One fugitive. A deadly plot. No rules. Thus begins an ingenious and lightning-fast thriller that reviewers agree is “not to be missed.”
Detective Sergeant Matthew Ryan wants to clear the name of his former boss, who stands accused of official corruption. But before he can do so, his boss disappears. Did he escape from police custody, or was he kidnapped? Or did something even worse happen to him?
The Silent Room has everything a good thriller should have—compelling characters, a gripping plot and storyline, superb pacing, and a strong sense of place. In addition it has heart, something many thrillers sorely lack. Add some truly scary villains, vast uncertainty about whom to trust, and a loudly ticking clock, and we have ourselves a thriller that will grip readers from the first pages and never let go.
“The explosive opening of The Silent Room introduces a gripping thriller with a very human face. Nobody understands the many faces of cops better than Mari Hannah.”—Val McDermid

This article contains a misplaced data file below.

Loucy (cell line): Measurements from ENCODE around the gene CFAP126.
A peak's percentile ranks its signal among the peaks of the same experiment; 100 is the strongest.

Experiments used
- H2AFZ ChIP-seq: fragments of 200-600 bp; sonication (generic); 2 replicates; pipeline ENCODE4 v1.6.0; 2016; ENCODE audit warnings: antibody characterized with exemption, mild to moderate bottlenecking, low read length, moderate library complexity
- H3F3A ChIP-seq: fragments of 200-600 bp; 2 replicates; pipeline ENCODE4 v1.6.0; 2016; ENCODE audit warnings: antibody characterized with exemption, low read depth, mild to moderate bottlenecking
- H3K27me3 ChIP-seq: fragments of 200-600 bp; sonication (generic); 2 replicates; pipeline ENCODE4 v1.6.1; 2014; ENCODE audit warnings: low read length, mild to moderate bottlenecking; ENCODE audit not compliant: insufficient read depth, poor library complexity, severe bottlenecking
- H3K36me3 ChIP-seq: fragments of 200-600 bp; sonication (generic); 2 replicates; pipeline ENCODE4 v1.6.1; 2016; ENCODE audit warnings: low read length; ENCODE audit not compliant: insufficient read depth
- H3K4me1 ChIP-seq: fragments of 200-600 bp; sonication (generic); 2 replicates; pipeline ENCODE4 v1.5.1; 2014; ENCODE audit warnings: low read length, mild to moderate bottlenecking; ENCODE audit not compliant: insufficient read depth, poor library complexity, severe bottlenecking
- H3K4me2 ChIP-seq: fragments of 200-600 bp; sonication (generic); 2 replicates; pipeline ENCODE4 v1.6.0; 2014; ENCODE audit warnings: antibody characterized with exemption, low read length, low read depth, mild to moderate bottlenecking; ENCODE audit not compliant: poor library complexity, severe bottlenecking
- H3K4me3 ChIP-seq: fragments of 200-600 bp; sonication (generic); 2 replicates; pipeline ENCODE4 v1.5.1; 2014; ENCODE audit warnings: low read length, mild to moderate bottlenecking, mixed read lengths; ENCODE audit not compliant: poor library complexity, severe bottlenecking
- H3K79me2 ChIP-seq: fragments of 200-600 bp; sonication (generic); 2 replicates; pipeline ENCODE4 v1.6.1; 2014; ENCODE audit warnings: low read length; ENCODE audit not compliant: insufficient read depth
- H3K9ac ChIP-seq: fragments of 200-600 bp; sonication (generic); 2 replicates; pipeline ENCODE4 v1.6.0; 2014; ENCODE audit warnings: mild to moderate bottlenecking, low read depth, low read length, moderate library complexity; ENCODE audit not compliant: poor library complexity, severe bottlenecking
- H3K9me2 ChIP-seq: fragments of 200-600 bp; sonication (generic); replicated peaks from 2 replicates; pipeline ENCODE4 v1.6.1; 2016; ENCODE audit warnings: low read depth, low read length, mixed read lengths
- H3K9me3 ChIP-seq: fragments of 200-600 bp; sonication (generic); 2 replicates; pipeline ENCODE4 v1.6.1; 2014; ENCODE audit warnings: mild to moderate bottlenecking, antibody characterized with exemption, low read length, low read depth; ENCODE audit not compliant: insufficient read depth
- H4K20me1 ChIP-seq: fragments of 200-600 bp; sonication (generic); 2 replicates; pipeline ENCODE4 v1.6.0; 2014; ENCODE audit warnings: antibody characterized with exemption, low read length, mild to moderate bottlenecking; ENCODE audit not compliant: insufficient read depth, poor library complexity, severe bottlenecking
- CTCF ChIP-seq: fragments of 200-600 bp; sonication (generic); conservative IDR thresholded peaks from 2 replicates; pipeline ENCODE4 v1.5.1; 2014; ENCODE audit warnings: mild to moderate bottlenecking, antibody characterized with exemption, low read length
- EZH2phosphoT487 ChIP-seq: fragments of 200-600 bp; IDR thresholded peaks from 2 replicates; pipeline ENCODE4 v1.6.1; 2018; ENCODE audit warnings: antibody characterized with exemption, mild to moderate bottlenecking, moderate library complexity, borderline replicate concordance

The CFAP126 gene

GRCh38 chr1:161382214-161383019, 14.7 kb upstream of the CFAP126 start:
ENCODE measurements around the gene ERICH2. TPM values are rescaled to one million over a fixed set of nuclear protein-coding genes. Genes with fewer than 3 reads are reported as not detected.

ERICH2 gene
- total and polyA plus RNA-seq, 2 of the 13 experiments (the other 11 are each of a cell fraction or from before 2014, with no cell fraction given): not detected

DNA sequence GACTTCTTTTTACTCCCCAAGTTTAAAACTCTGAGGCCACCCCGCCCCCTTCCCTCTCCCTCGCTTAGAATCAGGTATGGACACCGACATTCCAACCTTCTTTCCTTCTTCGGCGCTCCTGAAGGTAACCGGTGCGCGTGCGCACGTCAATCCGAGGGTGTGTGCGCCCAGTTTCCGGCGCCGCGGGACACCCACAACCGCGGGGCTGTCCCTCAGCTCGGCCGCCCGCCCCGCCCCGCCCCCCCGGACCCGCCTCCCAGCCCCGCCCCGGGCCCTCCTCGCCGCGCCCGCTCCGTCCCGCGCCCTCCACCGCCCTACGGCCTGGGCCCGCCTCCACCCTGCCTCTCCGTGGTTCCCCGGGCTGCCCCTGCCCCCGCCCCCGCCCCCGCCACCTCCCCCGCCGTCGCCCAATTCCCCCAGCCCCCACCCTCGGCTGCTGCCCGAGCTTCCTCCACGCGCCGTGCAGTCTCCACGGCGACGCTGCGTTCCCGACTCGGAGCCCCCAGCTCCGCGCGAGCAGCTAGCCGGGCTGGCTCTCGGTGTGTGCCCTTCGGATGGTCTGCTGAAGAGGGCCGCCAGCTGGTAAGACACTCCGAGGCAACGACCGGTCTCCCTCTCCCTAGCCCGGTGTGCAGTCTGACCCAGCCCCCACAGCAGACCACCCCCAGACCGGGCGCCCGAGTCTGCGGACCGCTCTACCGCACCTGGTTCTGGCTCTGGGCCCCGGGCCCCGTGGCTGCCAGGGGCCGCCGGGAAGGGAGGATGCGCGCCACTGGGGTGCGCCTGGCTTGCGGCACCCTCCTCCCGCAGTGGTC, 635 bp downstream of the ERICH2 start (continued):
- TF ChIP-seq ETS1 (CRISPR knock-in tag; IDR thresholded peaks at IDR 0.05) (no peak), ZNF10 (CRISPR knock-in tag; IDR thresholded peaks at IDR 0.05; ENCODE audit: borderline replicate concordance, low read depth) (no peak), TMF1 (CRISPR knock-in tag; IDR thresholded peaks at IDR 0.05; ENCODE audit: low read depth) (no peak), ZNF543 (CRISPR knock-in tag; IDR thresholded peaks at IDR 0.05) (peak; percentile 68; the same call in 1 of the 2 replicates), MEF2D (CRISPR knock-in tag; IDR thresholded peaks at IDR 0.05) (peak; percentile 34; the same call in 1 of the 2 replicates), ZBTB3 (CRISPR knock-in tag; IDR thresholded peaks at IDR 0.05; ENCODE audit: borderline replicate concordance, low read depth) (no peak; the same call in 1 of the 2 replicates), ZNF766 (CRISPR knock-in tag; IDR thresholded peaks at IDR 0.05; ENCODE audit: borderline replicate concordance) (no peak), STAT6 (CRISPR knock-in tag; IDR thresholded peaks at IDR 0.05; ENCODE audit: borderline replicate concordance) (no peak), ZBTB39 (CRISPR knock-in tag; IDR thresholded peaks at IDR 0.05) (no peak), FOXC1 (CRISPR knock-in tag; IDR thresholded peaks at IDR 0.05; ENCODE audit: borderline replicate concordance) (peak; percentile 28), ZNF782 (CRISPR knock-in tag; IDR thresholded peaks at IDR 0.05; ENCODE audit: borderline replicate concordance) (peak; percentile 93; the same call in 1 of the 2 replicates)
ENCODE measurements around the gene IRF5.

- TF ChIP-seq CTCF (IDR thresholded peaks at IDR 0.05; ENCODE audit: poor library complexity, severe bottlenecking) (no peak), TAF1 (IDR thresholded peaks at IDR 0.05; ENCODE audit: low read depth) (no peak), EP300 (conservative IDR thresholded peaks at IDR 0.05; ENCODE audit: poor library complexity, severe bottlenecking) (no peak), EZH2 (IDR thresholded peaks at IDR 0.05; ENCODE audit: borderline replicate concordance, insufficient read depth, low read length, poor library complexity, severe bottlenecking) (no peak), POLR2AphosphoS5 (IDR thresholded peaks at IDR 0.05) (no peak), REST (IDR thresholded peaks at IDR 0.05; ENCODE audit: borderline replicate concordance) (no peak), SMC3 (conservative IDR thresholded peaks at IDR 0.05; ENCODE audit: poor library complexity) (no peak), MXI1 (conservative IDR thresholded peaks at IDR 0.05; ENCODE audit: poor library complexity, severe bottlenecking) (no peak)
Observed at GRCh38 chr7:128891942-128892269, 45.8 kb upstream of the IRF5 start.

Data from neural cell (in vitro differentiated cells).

“Very creepy. Read it on your commute, and you’ll be looking over your shoulder all the way home.” —Marie Claire
“I was annoyed every time I was forced to put the book down and do mundane yet necessary stuff like eat or sleep.” —Yrsa Sigurðardóttir
Mari Hannah is an award-winning author whose authentic voice is no happy accident. A former probation officer, she lives in rural Northumberland with her partner, an ex-murder detective.
Mari turned to scriptwriting when her career was cut short following an assault on duty. Her debut, The Murder Wall--adapted from a script she developed with the BBC--won her the Polari First Book Prize. Her second novel, Settled Blood, picked up a Northern Writer’s Award. In 2014, she was shortlisted for the Dagger in the Library. Mari is currently reader-in residence for Theakstons Old Peculier International Crime Writing Festival, Harrogate, England.
"The disappearance and investigation are credible and convincing, and the high-octane ending packs plenty of firepower."—Kirkus Reviews
"The Silent Room balances a crime novel's obligation to be spine-tingling with a literary novel's acute sense of place."—Shelf Awareness